My First Instinct as a Libertarian Is an All-Consuming Contempt for Politics

Friday, October 15th, 2010

Tunku Varadarajan:

My first instinct as a libertarian is, of course, for Republican victories everywhere…

Of course?

No. I can see cheering for divided government on Election Night. I can see hoping for a GOP Congress to counter Obama’s historic expansion of the federal government. But there’s no reason a libertarian’s “first instinct” should be to root for Republicans (or Democrats, for that matter). And it’s certainly not obvious enough to merit an of course.

Varadarajan then writes:

The big-government Bush Republicans have already been punished; now it’s time to get rid of the big-government Democrats—i.e., all of them.

I’m fine with everything after the semicolon. The problem is that to “get rid of the big-government Democrats” inevitably means replacing them with Republicans. The label “big-government Bush Republicans” implies that there’s an alternative sort of Republican. Time and again, they’ve proven there isn’t. The Republican Party was and is filled with big-government Republicans, before, during, and after the eight years that Bush was president. There are some genuinely limited government Republicans, just as there are some Democrats who give a damn and are willing to fight for civil liberties. But they aren’t in the leadership, and they won’t be calling the shots in a new GOP-led Congress. Even now, in the minority, with public sentiment pretty solidly against Obama, all but assured of big gains this November, the GOP figureheads still don’t have the guts to name specific federal programs they’d target for spending cuts.

Varadarajan’s full column is about why he can’t support some of the crazier GOP candidates like Christine O’Donnell and Carl Paladino. I actually disagree there, too. And hell, in the spirit of bipartisanship I’ll go ahead and endorse Alvin Greene in addition to Paladino and O’Donnell. Politics is a ridiculous profession populated by ridiculous people. Maybe if we elect increasingly clownish candidates, the public will eventually come to realize this, and finally realize that it’s probably not a good idea to put larger and larger portions of our lives and livelihoods in the hands of people who have achieved success in a field that rewards character traits you spend your entire tenure as a parent trying to teach out of your kids.

I’m kidding about endorsing Greene, O’Donnell, and Paladino, but only because their election would give them actual power. But I see no particular reason to root for their opponents, either.  And I see no reason to instinctively cheer for Republicans over Democrats. Or vice versa. At least electing transparently crazy people will make us more cautious about how they use their power.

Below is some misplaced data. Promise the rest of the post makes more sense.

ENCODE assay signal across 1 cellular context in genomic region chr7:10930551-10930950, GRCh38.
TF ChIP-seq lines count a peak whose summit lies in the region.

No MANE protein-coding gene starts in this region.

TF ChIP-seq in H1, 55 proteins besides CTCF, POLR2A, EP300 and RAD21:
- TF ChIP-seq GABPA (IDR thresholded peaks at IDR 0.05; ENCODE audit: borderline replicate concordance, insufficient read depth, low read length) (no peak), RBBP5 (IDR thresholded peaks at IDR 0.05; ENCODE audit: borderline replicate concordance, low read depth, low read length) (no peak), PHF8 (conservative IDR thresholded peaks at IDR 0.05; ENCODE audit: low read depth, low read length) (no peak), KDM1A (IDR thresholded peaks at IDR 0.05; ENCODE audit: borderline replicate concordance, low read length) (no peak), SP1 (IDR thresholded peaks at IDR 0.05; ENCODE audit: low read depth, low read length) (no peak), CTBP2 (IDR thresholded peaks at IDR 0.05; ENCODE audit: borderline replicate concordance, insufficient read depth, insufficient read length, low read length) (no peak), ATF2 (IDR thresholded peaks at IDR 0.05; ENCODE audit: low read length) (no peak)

Me, I’m cheering for elections to matter less, and for politicians to have less impact on my life. I dream of waking up to find the results of the November 2 election on page A-10 of my November 3rd newspaper—because no one cared, because very little was at stake, because we stopped pinning our hopes and dreams on the results of a perverse process dominated by generally horrible people who have made a career of accumulating power for the sake of accumulating power.

Incidentally, this is also how you “get money out of politics.” You make politics and political outcomes less important. I’m amused by people who are surprised that as the power, scope, and influence of government grows, interest groups are correspondingly willing to spend increasingly more money to purchase a piece of that influence. I actually once heard a prominent lefty journalist express this very sentiment. They’re shocked by this!

It’s even cuter that they think they can continue to expand the size, scope, and influence government and prevent the government from being corrupted . . . by giving the same government yet more power, in this case to prevent itself from being corrupted. Inevitably, these new powers then manifest as new restrictions on our ability and freedom to criticize politicians. Because that’s the solution to the corruption of our politicians: Less criticism of politicians!

Anyway, I’m rambling a bit. So I’ll stop. But more, somewhat better organized rambling on these themes to come.


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83 Responses to “My First Instinct as a Libertarian Is an All-Consuming Contempt for Politics”

  1. #1 |  JS | 

    Fascist Nation “Don’t Vote. Or don’t complain—after all, nobody put a gun to your head to voluntarily participate in a process you knew to be rigged from the start.”

    I like that one way better than the usual “You can’t complain if you don’t vote”

  2. #2 |  DarrenG |